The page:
The family businesses are important for the global economy as they live longer than the companies like those in S&P 500. A third of them are handed over to the nest generation so they have decades in which the business can grow and have a bigger impact on society, as the analysis made by Florentina Susnea, Founder & Managing Partner, PKF Finconta shows. 

Globalization increases competitiveness. The world is getting smaller. Businesses thousands of miles away are in direct competition for a share in the global market. Companies with a tradition of decades disappear to take their place unicorn. The ever more dynamic economic and social landscape requires adaptation to change. The predominant mantra is “the future belongs to those agile”.

All of these aspects are well understood by family businesses around the world since 30 percent of them are handed over to the second generation, 10 percent to the third, and 3 percent to the third generation. Not the same thing can be said about S&P 500 companies whose average lifespan has fallen from 67 years in 1927 to just 15 years today.

The loyalty of family businesses

Family affairs demonstrate its value in time and thanks to the creation of an agile culture that cultivates innovation and rewards unconventional thinking. More than any other type of business, family businesses have their entrepreneurial component in their DNA, allow for mistakes that aim to improve, use social media and quickly integrate the latest technology into their business model. What is the proof? The efficiency of all these actions. The average growth expected by the International Monetary Fund for Gross Domestic Product globally is 3.6 percent, while the average increase in family business revenue in the world in 2018 is more than 9 percent.

It is worth mentioning that this growth is registered without the need for investment from external sources. Owners prefer to control not because the whole family takes care of the “child” called company and does not want to leave it to the kindergarten of an investor’s portfolio, but because home business education responds faster to change. For example, in potential market segments, landlords make quick decisions, with medium and long-term impacts, because of rapid business changes without going through complicated decision-making mechanisms and privileging short-term investor benefits.

In family affairs, investments are targeted at growth areas just to capitalize early on what appears to be a trend or to counteract the disruptive effect of new technologies. Studies show that areas of investment interest for family businesses currently are the launch of new products and services, technology, human capital, and production capacity.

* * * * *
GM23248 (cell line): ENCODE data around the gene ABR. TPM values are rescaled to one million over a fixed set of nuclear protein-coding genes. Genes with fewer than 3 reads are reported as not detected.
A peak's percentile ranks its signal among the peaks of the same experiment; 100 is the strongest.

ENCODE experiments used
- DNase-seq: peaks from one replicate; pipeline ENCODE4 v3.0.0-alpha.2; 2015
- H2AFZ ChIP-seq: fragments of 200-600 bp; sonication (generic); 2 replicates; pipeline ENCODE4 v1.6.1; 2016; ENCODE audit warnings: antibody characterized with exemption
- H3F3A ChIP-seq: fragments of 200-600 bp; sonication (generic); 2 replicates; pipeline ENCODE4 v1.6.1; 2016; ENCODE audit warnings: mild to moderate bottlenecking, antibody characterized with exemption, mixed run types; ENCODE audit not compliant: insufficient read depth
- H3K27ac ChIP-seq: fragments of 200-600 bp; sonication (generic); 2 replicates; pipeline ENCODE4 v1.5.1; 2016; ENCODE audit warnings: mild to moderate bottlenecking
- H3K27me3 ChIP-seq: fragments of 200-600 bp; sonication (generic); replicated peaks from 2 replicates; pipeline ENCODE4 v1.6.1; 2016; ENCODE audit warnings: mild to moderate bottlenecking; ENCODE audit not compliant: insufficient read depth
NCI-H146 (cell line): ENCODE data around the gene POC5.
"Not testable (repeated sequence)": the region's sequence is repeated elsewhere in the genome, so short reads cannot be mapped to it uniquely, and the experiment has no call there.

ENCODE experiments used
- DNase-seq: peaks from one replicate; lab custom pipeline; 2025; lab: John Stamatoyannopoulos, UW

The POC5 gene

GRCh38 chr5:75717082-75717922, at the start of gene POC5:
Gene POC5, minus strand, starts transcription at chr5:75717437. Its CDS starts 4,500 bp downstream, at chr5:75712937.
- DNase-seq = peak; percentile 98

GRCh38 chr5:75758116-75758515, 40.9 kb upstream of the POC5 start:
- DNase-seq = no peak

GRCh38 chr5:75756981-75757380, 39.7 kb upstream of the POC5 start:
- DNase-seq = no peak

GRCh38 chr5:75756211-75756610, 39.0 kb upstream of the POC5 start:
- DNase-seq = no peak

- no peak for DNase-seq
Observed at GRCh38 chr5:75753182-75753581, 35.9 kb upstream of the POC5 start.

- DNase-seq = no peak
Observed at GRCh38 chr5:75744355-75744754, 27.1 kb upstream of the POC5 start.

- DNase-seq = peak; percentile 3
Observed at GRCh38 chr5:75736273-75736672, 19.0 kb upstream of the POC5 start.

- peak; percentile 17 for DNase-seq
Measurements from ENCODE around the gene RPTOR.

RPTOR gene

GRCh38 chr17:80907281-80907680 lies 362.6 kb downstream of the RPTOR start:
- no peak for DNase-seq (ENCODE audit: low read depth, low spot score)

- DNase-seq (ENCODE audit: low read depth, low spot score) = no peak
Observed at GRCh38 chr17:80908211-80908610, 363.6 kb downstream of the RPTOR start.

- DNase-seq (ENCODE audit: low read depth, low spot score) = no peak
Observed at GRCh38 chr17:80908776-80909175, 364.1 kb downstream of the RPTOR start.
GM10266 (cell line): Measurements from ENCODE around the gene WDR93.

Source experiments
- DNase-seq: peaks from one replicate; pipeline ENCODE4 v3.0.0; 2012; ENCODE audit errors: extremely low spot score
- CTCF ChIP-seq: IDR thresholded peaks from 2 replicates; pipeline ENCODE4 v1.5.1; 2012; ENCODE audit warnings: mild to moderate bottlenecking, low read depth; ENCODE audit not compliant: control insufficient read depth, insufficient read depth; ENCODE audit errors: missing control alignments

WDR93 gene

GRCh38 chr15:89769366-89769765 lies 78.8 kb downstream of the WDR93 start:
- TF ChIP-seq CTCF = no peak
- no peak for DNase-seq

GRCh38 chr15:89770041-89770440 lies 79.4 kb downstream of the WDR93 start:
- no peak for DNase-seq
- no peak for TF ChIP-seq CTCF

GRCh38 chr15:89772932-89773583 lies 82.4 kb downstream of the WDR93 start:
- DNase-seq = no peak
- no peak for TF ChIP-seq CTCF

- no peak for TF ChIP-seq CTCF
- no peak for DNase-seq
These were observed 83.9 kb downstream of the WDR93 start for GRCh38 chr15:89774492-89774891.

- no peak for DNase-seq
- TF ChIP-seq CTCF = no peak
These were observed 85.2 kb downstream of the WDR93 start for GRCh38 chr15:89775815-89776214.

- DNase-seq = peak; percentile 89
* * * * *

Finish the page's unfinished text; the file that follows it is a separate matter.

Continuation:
What contribution do the heirs have?

Assimilated to the generation of digital natives, heirs have the eye formed to identify the potential of gaining or threatening technology or disruptive innovation. They are some kind of “galaxy guardians” in identifying trends that can remodel the market where they operate the company they will inherit from their parents. That is why their role is very important. To the extent that they are integrated faster and more involved in business, the founders and senior leaders ensuring that successors can take over their responsibilities, the family business will have continuity, increased family cohesion and a better operational performance.

Key actions to have an agile family business

  1. Educating the successors at the most renowned and reputable schools so that the business is not subject to any risk and is left in good hands.
  2. Cultivating a working environment where the mistake is not penalized but rewarded when it is aimed at improving processes, products or services
  3. Organize joint working teams, both hierarchically and functionally, to generate innovative solutions and responses to what competition is doing, or businesses in other industries
  4. Apprenticeship of heirs within the company alongside parents helps them understand the company’s financial statements and make sound financial management relevant to decision-making
  5. Involvement of heirs in the company’s operations by collecting their digital native talents and their transition from the role of “owner’s child” to the future CEO

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